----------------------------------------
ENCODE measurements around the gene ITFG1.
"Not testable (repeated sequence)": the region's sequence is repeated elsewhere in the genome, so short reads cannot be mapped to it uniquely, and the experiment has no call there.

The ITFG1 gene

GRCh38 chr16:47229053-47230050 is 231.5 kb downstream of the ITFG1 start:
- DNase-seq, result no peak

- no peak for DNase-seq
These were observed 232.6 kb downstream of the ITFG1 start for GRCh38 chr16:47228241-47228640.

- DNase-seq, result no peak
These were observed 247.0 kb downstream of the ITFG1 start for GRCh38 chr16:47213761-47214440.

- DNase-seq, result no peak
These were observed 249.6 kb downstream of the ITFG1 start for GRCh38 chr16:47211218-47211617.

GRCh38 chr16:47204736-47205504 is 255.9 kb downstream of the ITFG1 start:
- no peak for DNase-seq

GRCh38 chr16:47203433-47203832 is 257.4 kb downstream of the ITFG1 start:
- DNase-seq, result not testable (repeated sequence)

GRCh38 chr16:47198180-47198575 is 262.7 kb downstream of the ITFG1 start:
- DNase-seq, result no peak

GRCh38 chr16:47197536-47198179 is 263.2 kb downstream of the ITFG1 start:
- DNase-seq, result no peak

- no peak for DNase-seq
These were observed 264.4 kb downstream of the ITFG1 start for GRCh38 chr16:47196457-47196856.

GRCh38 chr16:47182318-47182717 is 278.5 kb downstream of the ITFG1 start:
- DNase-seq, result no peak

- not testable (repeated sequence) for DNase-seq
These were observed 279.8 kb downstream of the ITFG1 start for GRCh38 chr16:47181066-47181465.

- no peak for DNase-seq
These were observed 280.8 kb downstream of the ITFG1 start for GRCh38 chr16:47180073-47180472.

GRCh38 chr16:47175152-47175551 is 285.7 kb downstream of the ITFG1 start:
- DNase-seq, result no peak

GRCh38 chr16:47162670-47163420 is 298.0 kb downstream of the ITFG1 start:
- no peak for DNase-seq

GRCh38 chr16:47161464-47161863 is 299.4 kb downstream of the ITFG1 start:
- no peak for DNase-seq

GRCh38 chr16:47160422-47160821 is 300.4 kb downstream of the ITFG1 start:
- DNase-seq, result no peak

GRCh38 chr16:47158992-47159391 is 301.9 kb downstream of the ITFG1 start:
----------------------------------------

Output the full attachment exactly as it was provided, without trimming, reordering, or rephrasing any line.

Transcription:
ENCODE measurements around the gene ITFG1.
"Not testable (repeated sequence)": the region's sequence is repeated elsewhere in the genome, so short reads cannot be mapped to it uniquely, and the experiment has no call there.

The ITFG1 gene

GRCh38 chr16:47229053-47230050 is 231.5 kb downstream of the ITFG1 start:
- DNase-seq, result no peak

- no peak for DNase-seq
These were observed 232.6 kb downstream of the ITFG1 start for GRCh38 chr16:47228241-47228640.

- DNase-seq, result no peak
These were observed 247.0 kb downstream of the ITFG1 start for GRCh38 chr16:47213761-47214440.

- DNase-seq, result no peak
These were observed 249.6 kb downstream of the ITFG1 start for GRCh38 chr16:47211218-47211617.

GRCh38 chr16:47204736-47205504 is 255.9 kb downstream of the ITFG1 start:
- no peak for DNase-seq

GRCh38 chr16:47203433-47203832 is 257.4 kb downstream of the ITFG1 start:
- DNase-seq, result not testable (repeated sequence)

GRCh38 chr16:47198180-47198575 is 262.7 kb downstream of the ITFG1 start:
- DNase-seq, result no peak

GRCh38 chr16:47197536-47198179 is 263.2 kb downstream of the ITFG1 start:
- DNase-seq, result no peak

- no peak for DNase-seq
These were observed 264.4 kb downstream of the ITFG1 start for GRCh38 chr16:47196457-47196856.

GRCh38 chr16:47182318-47182717 is 278.5 kb downstream of the ITFG1 start:
- DNase-seq, result no peak

- not testable (repeated sequence) for DNase-seq
These were observed 279.8 kb downstream of the ITFG1 start for GRCh38 chr16:47181066-47181465.

- no peak for DNase-seq
These were observed 280.8 kb downstream of the ITFG1 start for GRCh38 chr16:47180073-47180472.

GRCh38 chr16:47175152-47175551 is 285.7 kb downstream of the ITFG1 start:
- DNase-seq, result no peak

GRCh38 chr16:47162670-47163420 is 298.0 kb downstream of the ITFG1 start:
- no peak for DNase-seq

GRCh38 chr16:47161464-47161863 is 299.4 kb downstream of the ITFG1 start:
- no peak for DNase-seq

GRCh38 chr16:47160422-47160821 is 300.4 kb downstream of the ITFG1 start:
- DNase-seq, result no peak

GRCh38 chr16:47158992-47159391 is 301.9 kb downstream of the ITFG1 start: